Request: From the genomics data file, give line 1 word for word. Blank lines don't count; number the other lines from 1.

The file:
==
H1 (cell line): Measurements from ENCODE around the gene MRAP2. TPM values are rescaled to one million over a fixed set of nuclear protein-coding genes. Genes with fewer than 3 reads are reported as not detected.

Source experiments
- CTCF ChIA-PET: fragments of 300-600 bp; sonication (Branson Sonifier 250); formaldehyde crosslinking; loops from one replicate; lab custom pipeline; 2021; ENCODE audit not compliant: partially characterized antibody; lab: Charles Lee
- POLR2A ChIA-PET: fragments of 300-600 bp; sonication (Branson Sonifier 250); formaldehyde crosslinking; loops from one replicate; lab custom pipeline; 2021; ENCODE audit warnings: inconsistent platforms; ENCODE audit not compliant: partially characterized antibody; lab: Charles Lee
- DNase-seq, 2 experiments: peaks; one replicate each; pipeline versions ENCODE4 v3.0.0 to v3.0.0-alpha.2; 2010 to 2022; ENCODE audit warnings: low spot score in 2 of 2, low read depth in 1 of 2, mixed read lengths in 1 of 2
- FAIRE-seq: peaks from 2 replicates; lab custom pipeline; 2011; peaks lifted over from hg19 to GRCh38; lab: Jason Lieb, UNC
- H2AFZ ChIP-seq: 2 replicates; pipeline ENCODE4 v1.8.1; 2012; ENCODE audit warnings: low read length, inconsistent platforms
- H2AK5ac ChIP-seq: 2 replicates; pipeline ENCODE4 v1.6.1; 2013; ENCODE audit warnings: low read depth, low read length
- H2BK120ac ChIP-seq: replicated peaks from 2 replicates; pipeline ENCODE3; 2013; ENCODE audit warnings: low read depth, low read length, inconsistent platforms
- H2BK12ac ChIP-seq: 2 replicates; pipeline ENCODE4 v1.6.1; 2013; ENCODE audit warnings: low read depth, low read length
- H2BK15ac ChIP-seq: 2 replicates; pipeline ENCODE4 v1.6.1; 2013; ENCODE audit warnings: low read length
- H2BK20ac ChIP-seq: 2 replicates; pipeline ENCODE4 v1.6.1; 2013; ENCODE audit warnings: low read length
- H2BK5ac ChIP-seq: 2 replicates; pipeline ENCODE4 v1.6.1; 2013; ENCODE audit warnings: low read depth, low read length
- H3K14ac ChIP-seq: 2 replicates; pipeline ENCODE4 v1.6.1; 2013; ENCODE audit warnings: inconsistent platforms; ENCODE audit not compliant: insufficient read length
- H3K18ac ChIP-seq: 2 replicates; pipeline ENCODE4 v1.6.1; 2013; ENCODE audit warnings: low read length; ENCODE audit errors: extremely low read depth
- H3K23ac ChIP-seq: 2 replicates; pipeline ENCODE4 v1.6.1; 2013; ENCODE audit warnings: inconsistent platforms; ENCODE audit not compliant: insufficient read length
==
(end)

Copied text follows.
H1 (cell line): Measurements from ENCODE around the gene MRAP2. TPM values are rescaled to one million over a fixed set of nuclear protein-coding genes. Genes with fewer than 3 reads are reported as not detected.